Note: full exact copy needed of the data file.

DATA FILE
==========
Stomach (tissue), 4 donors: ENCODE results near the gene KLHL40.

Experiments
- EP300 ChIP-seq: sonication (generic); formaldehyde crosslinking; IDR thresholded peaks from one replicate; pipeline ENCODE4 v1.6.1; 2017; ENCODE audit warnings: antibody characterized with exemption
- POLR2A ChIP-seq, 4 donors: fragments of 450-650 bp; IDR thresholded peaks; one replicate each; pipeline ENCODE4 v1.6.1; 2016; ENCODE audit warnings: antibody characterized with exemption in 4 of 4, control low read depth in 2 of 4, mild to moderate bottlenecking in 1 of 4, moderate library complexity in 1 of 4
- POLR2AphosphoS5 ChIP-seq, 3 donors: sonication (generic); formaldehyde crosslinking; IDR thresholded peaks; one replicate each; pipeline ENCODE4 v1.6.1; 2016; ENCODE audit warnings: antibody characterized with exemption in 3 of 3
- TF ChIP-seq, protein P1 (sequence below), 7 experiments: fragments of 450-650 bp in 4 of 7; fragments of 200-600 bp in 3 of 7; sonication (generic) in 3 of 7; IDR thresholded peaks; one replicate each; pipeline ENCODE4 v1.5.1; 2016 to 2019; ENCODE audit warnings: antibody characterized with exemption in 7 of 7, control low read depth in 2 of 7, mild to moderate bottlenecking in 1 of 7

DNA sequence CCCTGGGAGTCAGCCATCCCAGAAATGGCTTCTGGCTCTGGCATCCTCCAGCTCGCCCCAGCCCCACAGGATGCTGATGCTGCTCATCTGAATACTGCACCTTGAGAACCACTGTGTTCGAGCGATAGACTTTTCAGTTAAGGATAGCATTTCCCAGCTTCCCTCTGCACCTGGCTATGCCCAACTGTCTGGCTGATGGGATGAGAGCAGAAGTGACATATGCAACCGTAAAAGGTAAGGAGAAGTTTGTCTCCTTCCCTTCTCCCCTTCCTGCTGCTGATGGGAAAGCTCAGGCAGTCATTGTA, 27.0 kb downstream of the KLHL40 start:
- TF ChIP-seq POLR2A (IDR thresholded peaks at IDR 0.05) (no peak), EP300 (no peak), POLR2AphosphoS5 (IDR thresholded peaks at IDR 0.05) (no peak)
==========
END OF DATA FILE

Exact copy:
Stomach (tissue), 4 donors: ENCODE results near the gene KLHL40.

Experiments
- EP300 ChIP-seq: sonication (generic); formaldehyde crosslinking; IDR thresholded peaks from one replicate; pipeline ENCODE4 v1.6.1; 2017; ENCODE audit warnings: antibody characterized with exemption
- POLR2A ChIP-seq, 4 donors: fragments of 450-650 bp; IDR thresholded peaks; one replicate each; pipeline ENCODE4 v1.6.1; 2016; ENCODE audit warnings: antibody characterized with exemption in 4 of 4, control low read depth in 2 of 4, mild to moderate bottlenecking in 1 of 4, moderate library complexity in 1 of 4
- POLR2AphosphoS5 ChIP-seq, 3 donors: sonication (generic); formaldehyde crosslinking; IDR thresholded peaks; one replicate each; pipeline ENCODE4 v1.6.1; 2016; ENCODE audit warnings: antibody characterized with exemption in 3 of 3
- TF ChIP-seq, protein P1 (sequence below), 7 experiments: fragments of 450-650 bp in 4 of 7; fragments of 200-600 bp in 3 of 7; sonication (generic) in 3 of 7; IDR thresholded peaks; one replicate each; pipeline ENCODE4 v1.5.1; 2016 to 2019; ENCODE audit warnings: antibody characterized with exemption in 7 of 7, control low read depth in 2 of 7, mild to moderate bottlenecking in 1 of 7

DNA sequence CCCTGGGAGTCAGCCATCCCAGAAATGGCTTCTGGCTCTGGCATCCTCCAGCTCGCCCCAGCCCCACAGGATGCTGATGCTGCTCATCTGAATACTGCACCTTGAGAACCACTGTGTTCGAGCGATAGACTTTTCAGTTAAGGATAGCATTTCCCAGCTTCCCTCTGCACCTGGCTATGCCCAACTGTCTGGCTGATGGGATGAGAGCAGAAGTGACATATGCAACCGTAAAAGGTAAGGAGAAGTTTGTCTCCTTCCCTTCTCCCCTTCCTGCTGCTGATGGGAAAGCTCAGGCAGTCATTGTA, 27.0 kb downstream of the KLHL40 start:
- TF ChIP-seq POLR2A (IDR thresholded peaks at IDR 0.05) (no peak), EP300 (no peak), POLR2AphosphoS5 (IDR thresholded peaks at IDR 0.05) (no peak)